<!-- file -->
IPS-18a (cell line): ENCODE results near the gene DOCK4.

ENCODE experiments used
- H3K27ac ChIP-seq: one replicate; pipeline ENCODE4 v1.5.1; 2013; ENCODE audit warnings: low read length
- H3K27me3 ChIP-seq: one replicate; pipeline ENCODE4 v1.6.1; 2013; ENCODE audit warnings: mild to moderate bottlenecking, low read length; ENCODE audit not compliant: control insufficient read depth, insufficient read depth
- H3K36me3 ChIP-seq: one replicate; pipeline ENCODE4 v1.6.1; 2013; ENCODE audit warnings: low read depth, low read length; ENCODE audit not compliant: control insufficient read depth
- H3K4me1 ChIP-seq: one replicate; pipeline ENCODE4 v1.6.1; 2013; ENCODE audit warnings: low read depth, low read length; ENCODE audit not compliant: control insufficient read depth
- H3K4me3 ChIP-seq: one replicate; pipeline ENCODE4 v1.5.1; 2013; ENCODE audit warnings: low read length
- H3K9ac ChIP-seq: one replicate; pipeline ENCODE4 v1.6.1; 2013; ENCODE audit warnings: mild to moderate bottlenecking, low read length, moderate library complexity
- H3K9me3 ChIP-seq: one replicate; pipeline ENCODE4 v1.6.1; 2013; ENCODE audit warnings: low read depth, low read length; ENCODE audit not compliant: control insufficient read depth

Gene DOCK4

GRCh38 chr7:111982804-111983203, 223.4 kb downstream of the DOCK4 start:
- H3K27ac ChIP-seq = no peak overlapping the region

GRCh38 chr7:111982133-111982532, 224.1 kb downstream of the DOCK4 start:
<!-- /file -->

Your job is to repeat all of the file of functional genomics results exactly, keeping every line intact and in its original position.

IPS-18a (cell line): ENCODE results near the gene DOCK4.

ENCODE experiments used
- H3K27ac ChIP-seq: one replicate; pipeline ENCODE4 v1.5.1; 2013; ENCODE audit warnings: low read length
- H3K27me3 ChIP-seq: one replicate; pipeline ENCODE4 v1.6.1; 2013; ENCODE audit warnings: mild to moderate bottlenecking, low read length; ENCODE audit not compliant: control insufficient read depth, insufficient read depth
- H3K36me3 ChIP-seq: one replicate; pipeline ENCODE4 v1.6.1; 2013; ENCODE audit warnings: low read depth, low read length; ENCODE audit not compliant: control insufficient read depth
- H3K4me1 ChIP-seq: one replicate; pipeline ENCODE4 v1.6.1; 2013; ENCODE audit warnings: low read depth, low read length; ENCODE audit not compliant: control insufficient read depth
- H3K4me3 ChIP-seq: one replicate; pipeline ENCODE4 v1.5.1; 2013; ENCODE audit warnings: low read length
- H3K9ac ChIP-seq: one replicate; pipeline ENCODE4 v1.6.1; 2013; ENCODE audit warnings: mild to moderate bottlenecking, low read length, moderate library complexity
- H3K9me3 ChIP-seq: one replicate; pipeline ENCODE4 v1.6.1; 2013; ENCODE audit warnings: low read depth, low read length; ENCODE audit not compliant: control insufficient read depth

Gene DOCK4

GRCh38 chr7:111982804-111983203, 223.4 kb downstream of the DOCK4 start:
- H3K27ac ChIP-seq = no peak overlapping the region

GRCh38 chr7:111982133-111982532, 224.1 kb downstream of the DOCK4 start: